Senate Majority Leader Charles Schumer said, “Every Newburgh resident deserves a safe and secure place to call home, and I am proud to see this substantial investment in both affordable housing and community resources in the Hudson Valley,” said Senator Schumer. “By using millions in federal Low Income Tax Credits, which I worked hard to secure, to create over 60 new affordable accessible homes across 24 properties for families in Newburgh, this new development will help our state’s most vulnerable residents live independently. I applaud Governor Hochul’s commitment to increasing access to affordable housing in Newburgh and across New York State, and I will keep fighting to increase the supply of housing and create a more affordable and livable New York for all.”
Highpoint is administered by LYNC, a local nonprofit, and will provide daycare, a co-working space for women of color, retail space, and a health center. The campus will also serve as the new home of Newburgh YouthBuild, a program that prepares local youth ages 16 to 24 for careers in carpentry, construction trades, culinary arts, and nursing.
Orange County Executive Steven M. Neuhaus said, “Families who live and work in the community will benefit tremendously from this latest public-private partnership. I congratulate RUPCO on the completion of this important revitalization project and appreciate its investment into the City of Newburgh and Orange County.”
An energy-efficient redevelopment, all newly constructed buildings at East End II meet the US Green Building Council LEED Rating System’s criteria for Gold certification.
U.S. Senator Kirsten Gillibrand said, “Expanding access to affordable housing options is crucial for New York families. This housing development will help ensure that we can meet the critical housing needs of Newburgh and provide much-needed support services for vulnerable populations. I am proud to support Governor Hochul’s efforts to expand affordable housing options for the Newburgh community and throughout the state.”
East End II is the second phase of an East End revitalization effort. The project’s first phase, completed in 2018, included the substantial rehabilitation of 15 historic properties to create 45 affordable homes. The developer of East End I and II is RUPCO, Inc.
Kevin O’Connor, Chief Executive Officer of RUPCO, said, “We have worked closely with New York State Homes and Community Renewal, the City of Newburgh, LYNC, Newburgh Community Land Bank, and our funding and development partners to carry out the most complex project RUPCO has ever undertaken. Our mission is to create homes, support people, and improve communities, and East End II represents that.”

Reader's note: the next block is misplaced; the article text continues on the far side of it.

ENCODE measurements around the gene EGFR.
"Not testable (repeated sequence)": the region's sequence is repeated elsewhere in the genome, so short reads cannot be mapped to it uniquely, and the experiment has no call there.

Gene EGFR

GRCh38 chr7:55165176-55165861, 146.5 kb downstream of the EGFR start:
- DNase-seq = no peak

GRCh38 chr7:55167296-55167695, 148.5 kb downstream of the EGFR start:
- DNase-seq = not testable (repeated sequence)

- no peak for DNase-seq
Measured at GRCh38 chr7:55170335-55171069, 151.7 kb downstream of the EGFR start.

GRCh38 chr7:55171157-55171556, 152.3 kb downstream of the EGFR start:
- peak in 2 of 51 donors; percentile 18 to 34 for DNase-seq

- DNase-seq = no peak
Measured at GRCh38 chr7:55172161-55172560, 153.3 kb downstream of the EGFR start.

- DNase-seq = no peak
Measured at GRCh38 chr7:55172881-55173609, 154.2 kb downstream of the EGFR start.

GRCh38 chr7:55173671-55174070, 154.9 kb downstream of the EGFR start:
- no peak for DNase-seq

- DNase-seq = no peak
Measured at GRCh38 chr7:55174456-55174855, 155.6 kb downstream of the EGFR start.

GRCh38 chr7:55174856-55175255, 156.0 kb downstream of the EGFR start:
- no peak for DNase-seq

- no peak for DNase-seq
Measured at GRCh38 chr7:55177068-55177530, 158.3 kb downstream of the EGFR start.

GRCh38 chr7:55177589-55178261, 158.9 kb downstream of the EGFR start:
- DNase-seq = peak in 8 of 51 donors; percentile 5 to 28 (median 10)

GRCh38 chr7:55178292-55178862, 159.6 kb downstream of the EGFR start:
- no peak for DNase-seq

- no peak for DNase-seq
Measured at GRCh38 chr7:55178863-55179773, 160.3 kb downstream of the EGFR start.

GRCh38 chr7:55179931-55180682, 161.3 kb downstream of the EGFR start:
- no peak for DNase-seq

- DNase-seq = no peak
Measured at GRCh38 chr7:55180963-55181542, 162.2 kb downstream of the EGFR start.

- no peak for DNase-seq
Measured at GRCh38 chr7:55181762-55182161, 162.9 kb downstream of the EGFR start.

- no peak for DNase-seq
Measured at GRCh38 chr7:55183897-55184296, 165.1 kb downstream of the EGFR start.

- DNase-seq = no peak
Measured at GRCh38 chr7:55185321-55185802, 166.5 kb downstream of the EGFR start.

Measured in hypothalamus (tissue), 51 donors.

State financing for East End II includes $12.9 million in Federal Low-Income Housing Tax Credits and $15.5 million in subsidy from New York State Homes and Community Renewal.
Assemblymember Jonathan Jacobson said, “Locally and nationally, we are facing a shortage of affordable housing. This ambitious project and its much-needed residential units will not only help address Newburgh’s most pressing housing concerns but will also usher in a new era of economic activity in an area that has suffered decades of neglect.”
In addition, the project anticipates $5.8 million in federal and state historic rehabilitation tax credits. Orange County provided $2.4 million in HOME funding. Additional financing partners include Raymond James and Webster Bank.
“East End II is an outstanding example of New York’s commitment to investing in housing that not only improves quality of life for families, but transforms communities,” Governor Kathy Hochul said.
“This development increases housing supply in one of our state’s most historic cities, provides access to resources that help families thrive, and brings Newburgh into the future while preserving the rich past of this Hudson Valley gem. My administration is committed to finding solutions like this to the state’s housing crisis that will benefit residents and communities for generations to come,” she concluded.
East End II complements Governor Hochul’s $25 billion comprehensive Housing Plan that will create or preserve 100,000 affordable homes across New York, including 10,000 with support services for vulnerable populations, plus the electrification of an additional 50,000 homes.
Photos courtesy of RUPCO.